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[Cite as Trono v. United States, 199 U.S. 521 (1905). NOTE: This decision concerns the protection against double jeopardy during a period when the Philippine Islands were a U.S. territory. Three men were acquitted of murder and convicted of assault. On appeal the assault conviction was reversed and they were convicted of murder which they had been acquitted of. The Supreme Court decided this did not violate the protection of double jeopardy because the accused appealed and asked for review. The Majority opinion noted concerning the act applying the Bill of Rights to the Territory: "The whole language is substantially taken from the Bill of Rights set forth in the amendments to the Constitution of the United States, omitting the provisions in regard to the right of trial by jury and the right of the people to bear arms, and containing the prohibition of the 13th Amendment, and also prohibiting the passage of bills of attainder and ex post facto laws." (P. 528) Since the right to arms and the right to trial by jury were both withheld from the Philippine Territory, it is unlikely the ommission indicates they were considered state's rights. This becomes more apparent when the Tenth Amendment, explicitly a state's right, was also withheld but the Court did not to enumerate it as an exception. The Court made a similar comment a year earlier in Kepner v. United States, 195 U.S. 100, 123-124 (1904).]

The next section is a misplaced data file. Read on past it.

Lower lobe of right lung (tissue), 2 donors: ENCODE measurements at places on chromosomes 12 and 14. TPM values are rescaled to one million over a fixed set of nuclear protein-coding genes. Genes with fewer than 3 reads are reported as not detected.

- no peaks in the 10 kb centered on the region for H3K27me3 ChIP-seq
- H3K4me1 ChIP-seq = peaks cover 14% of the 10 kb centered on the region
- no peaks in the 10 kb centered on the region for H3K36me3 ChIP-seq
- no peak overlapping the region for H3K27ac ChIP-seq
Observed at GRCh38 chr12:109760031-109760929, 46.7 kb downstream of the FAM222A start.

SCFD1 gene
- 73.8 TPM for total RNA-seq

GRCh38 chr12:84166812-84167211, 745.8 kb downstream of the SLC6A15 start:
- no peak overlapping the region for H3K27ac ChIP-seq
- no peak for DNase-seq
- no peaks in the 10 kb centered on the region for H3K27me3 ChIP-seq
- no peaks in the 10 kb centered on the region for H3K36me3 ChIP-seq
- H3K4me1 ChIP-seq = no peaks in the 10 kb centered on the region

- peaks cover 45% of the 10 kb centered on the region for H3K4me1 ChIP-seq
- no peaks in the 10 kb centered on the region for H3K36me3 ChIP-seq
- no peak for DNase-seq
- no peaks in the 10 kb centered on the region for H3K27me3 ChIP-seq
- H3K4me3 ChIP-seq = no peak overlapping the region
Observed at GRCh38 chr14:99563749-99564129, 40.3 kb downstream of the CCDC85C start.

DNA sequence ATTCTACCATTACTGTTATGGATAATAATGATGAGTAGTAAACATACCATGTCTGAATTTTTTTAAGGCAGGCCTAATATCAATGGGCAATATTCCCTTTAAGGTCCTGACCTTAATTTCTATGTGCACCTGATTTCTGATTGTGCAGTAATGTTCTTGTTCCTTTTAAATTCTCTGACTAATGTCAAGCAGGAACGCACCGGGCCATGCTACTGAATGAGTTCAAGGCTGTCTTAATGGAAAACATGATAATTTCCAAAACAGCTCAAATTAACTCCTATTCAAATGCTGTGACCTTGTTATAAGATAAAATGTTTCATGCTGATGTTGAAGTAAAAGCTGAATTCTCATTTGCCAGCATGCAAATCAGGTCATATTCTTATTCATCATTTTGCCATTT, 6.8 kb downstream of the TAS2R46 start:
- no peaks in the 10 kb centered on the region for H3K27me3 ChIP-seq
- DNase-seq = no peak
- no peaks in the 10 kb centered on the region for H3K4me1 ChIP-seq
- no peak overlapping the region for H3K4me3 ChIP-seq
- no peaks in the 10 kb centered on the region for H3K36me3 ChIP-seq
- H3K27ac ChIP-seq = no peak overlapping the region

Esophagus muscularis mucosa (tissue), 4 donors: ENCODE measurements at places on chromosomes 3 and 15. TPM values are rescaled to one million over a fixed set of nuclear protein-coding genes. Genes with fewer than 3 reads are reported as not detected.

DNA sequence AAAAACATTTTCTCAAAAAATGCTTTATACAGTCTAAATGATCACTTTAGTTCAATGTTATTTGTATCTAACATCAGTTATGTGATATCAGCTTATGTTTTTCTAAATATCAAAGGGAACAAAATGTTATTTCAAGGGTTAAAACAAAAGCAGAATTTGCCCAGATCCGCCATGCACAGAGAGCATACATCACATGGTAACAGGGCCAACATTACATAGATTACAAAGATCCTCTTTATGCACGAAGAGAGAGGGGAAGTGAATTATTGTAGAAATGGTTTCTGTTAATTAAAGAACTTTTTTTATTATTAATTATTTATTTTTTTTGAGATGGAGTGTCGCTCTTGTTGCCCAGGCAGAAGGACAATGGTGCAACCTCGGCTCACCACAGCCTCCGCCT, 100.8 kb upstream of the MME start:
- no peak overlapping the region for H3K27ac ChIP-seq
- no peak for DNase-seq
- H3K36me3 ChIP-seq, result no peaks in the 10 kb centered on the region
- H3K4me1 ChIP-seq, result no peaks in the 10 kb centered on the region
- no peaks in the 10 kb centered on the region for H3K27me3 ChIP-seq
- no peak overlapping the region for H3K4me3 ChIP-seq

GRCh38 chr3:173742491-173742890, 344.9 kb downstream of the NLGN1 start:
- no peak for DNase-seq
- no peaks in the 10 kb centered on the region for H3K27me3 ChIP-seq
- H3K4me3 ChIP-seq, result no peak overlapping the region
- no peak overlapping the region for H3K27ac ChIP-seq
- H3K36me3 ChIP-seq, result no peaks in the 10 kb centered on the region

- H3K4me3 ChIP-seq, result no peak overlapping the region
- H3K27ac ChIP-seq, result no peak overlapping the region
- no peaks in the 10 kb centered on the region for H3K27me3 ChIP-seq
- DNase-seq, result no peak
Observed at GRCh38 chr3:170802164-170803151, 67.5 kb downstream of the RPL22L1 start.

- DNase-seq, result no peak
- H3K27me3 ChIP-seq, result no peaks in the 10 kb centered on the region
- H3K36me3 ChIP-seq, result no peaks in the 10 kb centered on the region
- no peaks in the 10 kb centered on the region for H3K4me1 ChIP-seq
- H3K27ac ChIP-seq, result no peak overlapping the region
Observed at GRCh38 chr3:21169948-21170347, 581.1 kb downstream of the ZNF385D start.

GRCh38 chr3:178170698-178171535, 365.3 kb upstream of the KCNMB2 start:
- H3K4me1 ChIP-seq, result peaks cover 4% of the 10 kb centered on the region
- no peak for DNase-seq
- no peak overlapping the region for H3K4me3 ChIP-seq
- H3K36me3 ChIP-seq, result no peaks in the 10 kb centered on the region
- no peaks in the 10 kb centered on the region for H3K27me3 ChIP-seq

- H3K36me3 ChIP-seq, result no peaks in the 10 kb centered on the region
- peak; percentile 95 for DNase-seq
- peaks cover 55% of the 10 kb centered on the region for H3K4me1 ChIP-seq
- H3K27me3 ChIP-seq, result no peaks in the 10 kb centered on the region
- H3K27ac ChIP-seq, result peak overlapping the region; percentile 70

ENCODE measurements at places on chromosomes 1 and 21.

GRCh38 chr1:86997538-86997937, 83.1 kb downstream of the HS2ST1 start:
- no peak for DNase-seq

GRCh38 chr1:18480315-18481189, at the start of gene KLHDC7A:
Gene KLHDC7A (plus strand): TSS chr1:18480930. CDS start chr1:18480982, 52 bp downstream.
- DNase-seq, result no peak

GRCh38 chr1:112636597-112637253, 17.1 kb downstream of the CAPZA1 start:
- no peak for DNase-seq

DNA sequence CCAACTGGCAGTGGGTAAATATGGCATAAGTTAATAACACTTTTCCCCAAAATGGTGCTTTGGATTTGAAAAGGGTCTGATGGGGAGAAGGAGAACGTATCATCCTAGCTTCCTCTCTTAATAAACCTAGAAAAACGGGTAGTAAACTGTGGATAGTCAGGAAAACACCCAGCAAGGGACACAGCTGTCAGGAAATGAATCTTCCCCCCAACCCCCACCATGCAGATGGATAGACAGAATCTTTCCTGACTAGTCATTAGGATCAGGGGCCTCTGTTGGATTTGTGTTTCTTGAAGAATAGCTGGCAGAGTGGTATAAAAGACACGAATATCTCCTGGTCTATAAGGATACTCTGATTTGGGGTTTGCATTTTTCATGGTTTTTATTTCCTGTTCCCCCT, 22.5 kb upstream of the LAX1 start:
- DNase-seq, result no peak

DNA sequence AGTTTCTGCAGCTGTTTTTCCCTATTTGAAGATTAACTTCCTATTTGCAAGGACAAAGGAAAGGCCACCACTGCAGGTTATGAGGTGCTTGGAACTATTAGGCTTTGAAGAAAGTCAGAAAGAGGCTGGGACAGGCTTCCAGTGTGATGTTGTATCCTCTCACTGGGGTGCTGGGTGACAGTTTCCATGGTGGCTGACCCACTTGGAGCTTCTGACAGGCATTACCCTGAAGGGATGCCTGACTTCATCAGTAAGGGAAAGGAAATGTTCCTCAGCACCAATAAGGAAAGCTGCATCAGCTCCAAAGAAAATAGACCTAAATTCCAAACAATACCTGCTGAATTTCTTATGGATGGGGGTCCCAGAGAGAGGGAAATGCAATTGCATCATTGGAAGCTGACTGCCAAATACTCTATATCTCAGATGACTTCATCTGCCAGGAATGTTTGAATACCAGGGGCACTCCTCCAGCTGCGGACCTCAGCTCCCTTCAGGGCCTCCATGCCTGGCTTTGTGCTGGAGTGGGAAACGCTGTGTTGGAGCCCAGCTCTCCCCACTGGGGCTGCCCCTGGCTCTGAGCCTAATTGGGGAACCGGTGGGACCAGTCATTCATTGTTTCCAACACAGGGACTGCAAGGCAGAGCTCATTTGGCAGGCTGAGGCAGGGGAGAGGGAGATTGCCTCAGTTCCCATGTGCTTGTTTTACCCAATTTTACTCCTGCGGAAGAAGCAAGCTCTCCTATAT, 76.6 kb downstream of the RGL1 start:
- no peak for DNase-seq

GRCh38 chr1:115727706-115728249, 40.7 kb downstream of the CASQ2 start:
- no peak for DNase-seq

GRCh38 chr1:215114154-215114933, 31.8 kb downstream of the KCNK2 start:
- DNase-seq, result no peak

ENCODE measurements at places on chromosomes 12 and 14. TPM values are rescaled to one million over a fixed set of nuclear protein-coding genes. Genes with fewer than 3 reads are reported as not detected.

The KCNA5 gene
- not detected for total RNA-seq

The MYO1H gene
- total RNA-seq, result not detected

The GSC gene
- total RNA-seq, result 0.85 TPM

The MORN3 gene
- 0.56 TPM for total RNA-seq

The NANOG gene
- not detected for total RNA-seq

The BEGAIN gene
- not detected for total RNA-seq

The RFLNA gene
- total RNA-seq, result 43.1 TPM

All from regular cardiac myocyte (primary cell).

[Trono v. U.S. continued
Return to pages 521-527 (Majority opinion).
Return to page 528 (Majority opinion cont.).
Return to pages 529-534 (Majority opinion cont.).
Currently at pages 535-540 (Dissenting opinions).]

The judgment of the Supreme Court of the Philippine Islands is right, and it is